Fruited confections fit for a queen
The wedding cakes of the British monarchy are among the most iconic elements of Royal marriage celebrations, and their staying power often extends well beyond illustrations and photos—a slice of Queen Victoria’s wedding cake from the 19th century sold for £1,500 at an auction in London in 2016, and another paper-wrapped sliver preserved in a glass receptacle was displayed at the Brooklyn Museum that same year.
The cake from Queen Victoria and Prince Albert’s wedding in 1840 was described as “a great beast of a plumcake,” weighing 300 pounds with a circumference of three yards. It was prepared by the confectioners Gunter and Waud in London. “I struggle to think of what kind of oven they put it in… The logistics of baking a cake of that kind in that size are really daunting,” commented culinary historian Stephen Schmidt. “I’d be curious to know how they got the inside baked without incinerating the outside, because fruitcake has to be baked very slowly—it takes a very long time for heat to penetrate to the center.”
The single round cake layer was covered in white icing, which came to be known as royal icing, and ornately decorated with sugar sculptures of the bride and groom, as well as cupids, turtle doves, orange blossoms and sprigs of myrtle. To supplement the enormous masterpiece, multiple additional cakes “of a more decent size” were cut up and distributed as mementos to relatives and friends.
Fruitcake has continued to reign supreme at British royal nuptials in more recent history. “One thing is that it’s tradition; another thing is the cake holds—you can eat it years later and it’s still good,” explained Darren McGrady, who served as personal chef to Queen Elizabeth II from 1982 to 1993 and then private chef to Princess Diana until her death in 1997. The customs of boxing up pieces of cake as favors for guests and saving the top tier for the first child’s christening are typically still observed today.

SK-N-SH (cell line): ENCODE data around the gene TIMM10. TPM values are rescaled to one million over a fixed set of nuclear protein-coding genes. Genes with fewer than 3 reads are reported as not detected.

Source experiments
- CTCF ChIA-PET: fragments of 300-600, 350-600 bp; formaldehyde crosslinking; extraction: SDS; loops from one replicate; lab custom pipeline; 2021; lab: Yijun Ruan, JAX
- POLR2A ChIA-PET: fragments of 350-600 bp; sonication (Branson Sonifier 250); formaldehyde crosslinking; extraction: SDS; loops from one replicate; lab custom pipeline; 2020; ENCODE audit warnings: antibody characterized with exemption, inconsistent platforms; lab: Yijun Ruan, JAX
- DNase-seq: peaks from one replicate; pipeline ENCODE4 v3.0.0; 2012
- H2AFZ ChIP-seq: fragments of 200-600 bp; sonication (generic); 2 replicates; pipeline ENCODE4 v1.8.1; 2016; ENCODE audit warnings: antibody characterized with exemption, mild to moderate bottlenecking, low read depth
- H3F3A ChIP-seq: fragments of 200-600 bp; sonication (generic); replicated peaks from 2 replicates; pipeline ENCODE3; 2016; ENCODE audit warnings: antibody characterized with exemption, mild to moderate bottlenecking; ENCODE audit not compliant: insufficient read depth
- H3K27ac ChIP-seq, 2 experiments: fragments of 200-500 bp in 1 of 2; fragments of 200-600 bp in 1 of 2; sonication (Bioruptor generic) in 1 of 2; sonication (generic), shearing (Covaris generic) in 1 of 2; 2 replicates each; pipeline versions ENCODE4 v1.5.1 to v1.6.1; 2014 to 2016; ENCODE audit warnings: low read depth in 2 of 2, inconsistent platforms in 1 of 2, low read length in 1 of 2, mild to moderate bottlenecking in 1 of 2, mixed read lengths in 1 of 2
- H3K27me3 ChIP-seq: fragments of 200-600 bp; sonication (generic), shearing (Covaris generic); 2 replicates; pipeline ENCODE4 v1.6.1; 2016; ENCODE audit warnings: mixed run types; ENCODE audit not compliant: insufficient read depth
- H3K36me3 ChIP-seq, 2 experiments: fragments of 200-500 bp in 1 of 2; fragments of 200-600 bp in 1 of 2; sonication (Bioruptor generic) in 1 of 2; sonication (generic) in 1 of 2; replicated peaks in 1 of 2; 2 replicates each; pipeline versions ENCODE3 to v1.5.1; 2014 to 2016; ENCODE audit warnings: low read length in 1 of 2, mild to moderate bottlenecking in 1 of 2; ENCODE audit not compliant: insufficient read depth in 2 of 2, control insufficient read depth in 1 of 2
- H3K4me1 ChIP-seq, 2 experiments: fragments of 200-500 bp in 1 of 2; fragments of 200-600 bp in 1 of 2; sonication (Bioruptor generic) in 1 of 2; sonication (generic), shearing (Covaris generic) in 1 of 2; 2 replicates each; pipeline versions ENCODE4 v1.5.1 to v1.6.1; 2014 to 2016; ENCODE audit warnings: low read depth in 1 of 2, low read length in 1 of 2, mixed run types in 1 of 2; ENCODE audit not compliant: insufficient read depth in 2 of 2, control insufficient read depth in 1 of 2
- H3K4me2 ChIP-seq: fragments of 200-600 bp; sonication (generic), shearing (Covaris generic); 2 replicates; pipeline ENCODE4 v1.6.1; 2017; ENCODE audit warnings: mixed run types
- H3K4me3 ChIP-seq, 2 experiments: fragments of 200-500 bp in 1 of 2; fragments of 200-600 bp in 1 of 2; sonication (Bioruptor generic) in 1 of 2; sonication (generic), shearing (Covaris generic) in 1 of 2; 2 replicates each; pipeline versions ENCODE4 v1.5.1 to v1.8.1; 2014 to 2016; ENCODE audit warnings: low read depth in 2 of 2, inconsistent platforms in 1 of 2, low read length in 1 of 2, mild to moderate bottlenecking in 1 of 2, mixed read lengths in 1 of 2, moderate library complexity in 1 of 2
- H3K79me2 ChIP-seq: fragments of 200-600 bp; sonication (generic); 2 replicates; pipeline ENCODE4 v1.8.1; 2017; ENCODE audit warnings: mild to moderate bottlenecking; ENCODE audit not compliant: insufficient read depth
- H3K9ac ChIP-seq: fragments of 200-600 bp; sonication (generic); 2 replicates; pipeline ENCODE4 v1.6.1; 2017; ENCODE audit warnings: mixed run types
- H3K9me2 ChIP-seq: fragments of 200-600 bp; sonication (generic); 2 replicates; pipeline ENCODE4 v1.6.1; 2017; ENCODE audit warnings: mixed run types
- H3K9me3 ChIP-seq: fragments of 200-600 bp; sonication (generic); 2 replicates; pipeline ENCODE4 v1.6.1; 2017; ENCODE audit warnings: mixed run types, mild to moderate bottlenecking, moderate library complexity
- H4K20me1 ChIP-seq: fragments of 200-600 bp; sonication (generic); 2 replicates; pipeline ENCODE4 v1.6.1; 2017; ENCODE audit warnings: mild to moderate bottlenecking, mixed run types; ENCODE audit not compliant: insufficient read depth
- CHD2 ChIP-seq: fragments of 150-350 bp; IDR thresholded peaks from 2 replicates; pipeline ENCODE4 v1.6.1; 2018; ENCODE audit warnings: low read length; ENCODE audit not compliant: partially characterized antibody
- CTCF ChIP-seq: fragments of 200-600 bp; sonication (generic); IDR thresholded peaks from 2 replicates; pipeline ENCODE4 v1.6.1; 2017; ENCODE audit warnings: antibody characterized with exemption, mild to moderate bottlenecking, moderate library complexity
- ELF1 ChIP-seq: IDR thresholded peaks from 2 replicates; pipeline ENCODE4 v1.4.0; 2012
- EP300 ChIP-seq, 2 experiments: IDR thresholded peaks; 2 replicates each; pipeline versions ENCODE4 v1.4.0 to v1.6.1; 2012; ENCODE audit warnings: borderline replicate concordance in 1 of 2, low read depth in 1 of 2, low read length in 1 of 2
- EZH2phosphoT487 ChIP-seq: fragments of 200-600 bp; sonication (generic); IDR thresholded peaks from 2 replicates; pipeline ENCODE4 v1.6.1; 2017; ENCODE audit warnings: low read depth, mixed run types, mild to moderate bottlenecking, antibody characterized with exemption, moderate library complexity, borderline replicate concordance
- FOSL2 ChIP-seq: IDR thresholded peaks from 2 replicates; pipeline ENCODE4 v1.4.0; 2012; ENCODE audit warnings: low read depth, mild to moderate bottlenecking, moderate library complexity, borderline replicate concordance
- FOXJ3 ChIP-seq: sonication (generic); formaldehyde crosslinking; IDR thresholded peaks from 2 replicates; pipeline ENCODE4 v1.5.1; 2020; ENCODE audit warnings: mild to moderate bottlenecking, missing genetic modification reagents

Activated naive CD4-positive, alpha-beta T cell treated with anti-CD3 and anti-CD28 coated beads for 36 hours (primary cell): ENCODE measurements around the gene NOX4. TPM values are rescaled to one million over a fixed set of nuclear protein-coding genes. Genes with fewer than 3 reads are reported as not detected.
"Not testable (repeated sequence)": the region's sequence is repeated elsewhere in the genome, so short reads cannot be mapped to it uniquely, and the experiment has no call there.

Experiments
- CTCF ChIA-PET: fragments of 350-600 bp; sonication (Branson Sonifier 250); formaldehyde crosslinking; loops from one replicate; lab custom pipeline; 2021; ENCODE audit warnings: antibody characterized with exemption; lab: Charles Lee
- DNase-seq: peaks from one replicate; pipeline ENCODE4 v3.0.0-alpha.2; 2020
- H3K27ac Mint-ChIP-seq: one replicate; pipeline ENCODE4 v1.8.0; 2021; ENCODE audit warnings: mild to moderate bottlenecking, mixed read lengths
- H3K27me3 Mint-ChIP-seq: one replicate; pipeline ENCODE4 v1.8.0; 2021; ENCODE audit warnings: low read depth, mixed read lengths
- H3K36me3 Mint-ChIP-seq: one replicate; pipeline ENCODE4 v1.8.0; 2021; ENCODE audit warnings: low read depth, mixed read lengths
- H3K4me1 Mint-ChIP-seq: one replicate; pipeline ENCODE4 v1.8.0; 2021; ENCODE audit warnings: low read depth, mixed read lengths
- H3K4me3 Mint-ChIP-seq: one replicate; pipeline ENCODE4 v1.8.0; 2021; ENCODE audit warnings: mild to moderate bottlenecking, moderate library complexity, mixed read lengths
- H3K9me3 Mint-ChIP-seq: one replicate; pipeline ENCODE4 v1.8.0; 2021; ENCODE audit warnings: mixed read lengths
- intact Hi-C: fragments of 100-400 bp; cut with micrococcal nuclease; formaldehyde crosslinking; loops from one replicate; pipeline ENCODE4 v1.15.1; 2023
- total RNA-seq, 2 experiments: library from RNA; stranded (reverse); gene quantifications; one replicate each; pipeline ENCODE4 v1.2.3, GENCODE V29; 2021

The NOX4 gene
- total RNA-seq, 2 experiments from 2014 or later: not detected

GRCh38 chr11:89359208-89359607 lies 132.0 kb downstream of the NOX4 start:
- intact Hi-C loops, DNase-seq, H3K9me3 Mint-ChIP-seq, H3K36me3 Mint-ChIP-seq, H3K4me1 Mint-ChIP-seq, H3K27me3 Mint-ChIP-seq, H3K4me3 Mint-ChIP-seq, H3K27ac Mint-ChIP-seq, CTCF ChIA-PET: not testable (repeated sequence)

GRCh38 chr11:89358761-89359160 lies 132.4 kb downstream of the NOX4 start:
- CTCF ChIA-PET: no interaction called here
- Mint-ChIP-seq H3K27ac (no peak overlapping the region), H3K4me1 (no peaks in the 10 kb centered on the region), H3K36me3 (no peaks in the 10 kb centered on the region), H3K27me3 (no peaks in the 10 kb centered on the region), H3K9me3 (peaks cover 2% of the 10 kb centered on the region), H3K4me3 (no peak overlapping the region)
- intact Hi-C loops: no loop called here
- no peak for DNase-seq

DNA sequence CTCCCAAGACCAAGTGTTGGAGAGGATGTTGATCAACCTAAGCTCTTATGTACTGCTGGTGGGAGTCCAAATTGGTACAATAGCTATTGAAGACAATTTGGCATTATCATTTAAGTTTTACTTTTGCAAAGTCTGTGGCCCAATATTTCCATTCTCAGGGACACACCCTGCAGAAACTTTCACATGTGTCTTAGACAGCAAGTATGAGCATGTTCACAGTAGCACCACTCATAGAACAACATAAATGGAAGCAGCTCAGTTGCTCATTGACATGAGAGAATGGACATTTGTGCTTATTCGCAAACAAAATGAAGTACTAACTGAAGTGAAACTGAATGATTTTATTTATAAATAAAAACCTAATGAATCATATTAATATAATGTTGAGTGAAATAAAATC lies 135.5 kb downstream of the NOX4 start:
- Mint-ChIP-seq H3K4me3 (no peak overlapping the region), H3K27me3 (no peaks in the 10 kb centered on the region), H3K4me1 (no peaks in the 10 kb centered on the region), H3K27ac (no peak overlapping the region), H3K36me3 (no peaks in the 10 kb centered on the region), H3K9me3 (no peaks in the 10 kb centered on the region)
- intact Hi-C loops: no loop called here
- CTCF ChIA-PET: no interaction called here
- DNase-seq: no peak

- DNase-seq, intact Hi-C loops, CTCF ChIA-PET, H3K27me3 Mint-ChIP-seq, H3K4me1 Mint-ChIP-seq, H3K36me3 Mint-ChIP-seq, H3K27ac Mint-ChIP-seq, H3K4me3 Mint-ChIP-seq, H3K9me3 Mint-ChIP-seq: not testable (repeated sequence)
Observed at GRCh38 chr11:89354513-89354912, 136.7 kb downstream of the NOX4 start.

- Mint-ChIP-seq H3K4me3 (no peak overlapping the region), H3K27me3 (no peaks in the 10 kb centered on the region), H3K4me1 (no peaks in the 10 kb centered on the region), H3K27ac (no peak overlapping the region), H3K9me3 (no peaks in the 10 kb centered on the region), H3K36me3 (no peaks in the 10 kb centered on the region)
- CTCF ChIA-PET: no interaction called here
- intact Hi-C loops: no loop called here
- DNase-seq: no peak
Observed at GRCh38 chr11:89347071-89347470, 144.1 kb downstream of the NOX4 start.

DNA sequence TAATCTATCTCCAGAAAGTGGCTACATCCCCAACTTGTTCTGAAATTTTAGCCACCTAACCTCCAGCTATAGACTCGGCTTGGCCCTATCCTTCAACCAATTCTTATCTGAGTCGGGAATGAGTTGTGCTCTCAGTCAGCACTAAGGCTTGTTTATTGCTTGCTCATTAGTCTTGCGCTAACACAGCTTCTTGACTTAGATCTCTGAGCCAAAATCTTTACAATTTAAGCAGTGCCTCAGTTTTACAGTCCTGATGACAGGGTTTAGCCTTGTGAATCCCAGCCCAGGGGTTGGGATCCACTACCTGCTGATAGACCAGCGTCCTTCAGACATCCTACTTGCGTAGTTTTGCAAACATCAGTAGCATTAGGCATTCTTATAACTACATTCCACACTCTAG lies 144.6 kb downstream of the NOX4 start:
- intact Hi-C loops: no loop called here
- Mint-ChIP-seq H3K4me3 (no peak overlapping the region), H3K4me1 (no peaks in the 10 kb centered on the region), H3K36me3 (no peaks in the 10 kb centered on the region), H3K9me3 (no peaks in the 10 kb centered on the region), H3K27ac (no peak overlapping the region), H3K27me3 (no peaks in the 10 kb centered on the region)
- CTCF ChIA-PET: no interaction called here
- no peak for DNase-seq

Royal wedding cakes also have not diminished in size since the Victorian era. For the marriage of then-Princess Elizabeth and the Duke of Edinburgh in 1947, the official wedding cake was nine feet tall with four tiers. The fruitcake was prepared with ingredients sent to Britain from different parts of the world, including sugar from Australia, and therefore was dubbed “the 10,000-mile cake.” It was intricately adorned with the arms of the bride’s and groom’s families, figures engaged in the couple’s favorite activities and regimental and naval badges.
McGrady recalls being in the Buckingham Palace kitchen for the arrival of the five-tiered, rum-and brandy-soaked fruitcake prepared by cooks from the Royal Navy for the marriage of Prince Andrew and Sarah Ferguson in 1986. “Each tier was in a separate truck, because if there was an accident they didn’t want all of them to be ruined. And then they had a spare cake of each tier as well, in case one got damaged, so we actually had two cakes.”
One aspect of the wedding cakes that has changed in modern times is the use of pliable fondant rather than hard royal icing. “It’s like cement,” quipped Schmidt. “To cover the whole cake with royal icing is not to contemporary taste.” McGrady adds that fondant allows for softer, more feminine confections than those made solely with royal icing in the past.
Prince William and Catherine Middleton opted for two distinct cakes at their 2011 wedding. The traditional eight-tiered wedding cake, created by Leicestershire-based baker Fiona Cairns, was made from 17 separate fruitcakes and decorated with 900 iced flowers, lace details from the Duchess’s dress and garland that matched architectural elements of the room in which it was displayed. A team of six spent three days assembling the cake in a room above the kitchen in Buckingham Palace.
The second was a chocolate biscuit cake specifically requested by Prince William and created by McVitie’s Cake Company based on a Royal Family recipe. McGrady frequently prepared a similar cake for the Queen, and Prince William was fond of it as well. “The Queen loves chocolate and so one of her favorite afternoon teacakes was the chocolate biscuit cake. Whenever Prince William would go to visit the Queen when he was at Eton College, he would request it, so we’d have to make one and travel it to Windsor,” McGrady reminisced. “All the staff loved it, too; it was their favorite.”
Speculation about the Royal wedding cake for Prince Harry’s upcoming marriage to Meghan Markle has included rumors of a possible unprecedented banana cake. According to McGrady, the groom loves banana flan, banana ice cream, banana fritters and a caramel banana cake that the chef often prepared for Harry and William when they were home from school. But whether the couple will break with the longstanding fruitcake tradition remains to be seen. One thing is certain: No detail of their wedding will be left to chance. “It has to be run exactly to plan—the Queen is there. Everybody that plays a part in a Royal wedding knows what their job is,” McGrady affirmed. “There are months of preparation, in the sense of guest lists and deciding on menus. And then it just runs to military precision, like all events at the Palace. But it’s always fun when it’s a wedding. Everybody’s happy.”